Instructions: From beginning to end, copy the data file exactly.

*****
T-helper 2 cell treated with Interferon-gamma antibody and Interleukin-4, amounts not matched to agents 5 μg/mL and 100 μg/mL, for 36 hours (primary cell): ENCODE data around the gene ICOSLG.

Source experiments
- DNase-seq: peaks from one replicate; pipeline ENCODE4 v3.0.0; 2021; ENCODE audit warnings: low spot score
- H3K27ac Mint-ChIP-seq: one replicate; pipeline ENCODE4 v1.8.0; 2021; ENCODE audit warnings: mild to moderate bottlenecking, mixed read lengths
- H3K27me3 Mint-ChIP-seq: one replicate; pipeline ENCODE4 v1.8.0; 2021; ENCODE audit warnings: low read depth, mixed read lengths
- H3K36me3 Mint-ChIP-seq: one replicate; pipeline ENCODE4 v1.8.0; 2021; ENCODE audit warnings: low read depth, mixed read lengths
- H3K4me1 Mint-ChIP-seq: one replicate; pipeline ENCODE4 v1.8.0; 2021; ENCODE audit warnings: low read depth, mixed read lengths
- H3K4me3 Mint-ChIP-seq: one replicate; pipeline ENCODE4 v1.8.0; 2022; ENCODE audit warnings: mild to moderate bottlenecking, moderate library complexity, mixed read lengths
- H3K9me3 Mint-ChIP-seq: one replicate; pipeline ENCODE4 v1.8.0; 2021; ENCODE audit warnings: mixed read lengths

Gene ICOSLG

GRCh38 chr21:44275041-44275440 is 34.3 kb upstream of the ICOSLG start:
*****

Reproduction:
T-helper 2 cell treated with Interferon-gamma antibody and Interleukin-4, amounts not matched to agents 5 μg/mL and 100 μg/mL, for 36 hours (primary cell): ENCODE data around the gene ICOSLG.

Source experiments
- DNase-seq: peaks from one replicate; pipeline ENCODE4 v3.0.0; 2021; ENCODE audit warnings: low spot score
- H3K27ac Mint-ChIP-seq: one replicate; pipeline ENCODE4 v1.8.0; 2021; ENCODE audit warnings: mild to moderate bottlenecking, mixed read lengths
- H3K27me3 Mint-ChIP-seq: one replicate; pipeline ENCODE4 v1.8.0; 2021; ENCODE audit warnings: low read depth, mixed read lengths
- H3K36me3 Mint-ChIP-seq: one replicate; pipeline ENCODE4 v1.8.0; 2021; ENCODE audit warnings: low read depth, mixed read lengths
- H3K4me1 Mint-ChIP-seq: one replicate; pipeline ENCODE4 v1.8.0; 2021; ENCODE audit warnings: low read depth, mixed read lengths
- H3K4me3 Mint-ChIP-seq: one replicate; pipeline ENCODE4 v1.8.0; 2022; ENCODE audit warnings: mild to moderate bottlenecking, moderate library complexity, mixed read lengths
- H3K9me3 Mint-ChIP-seq: one replicate; pipeline ENCODE4 v1.8.0; 2021; ENCODE audit warnings: mixed read lengths

Gene ICOSLG

GRCh38 chr21:44275041-44275440 is 34.3 kb upstream of the ICOSLG start: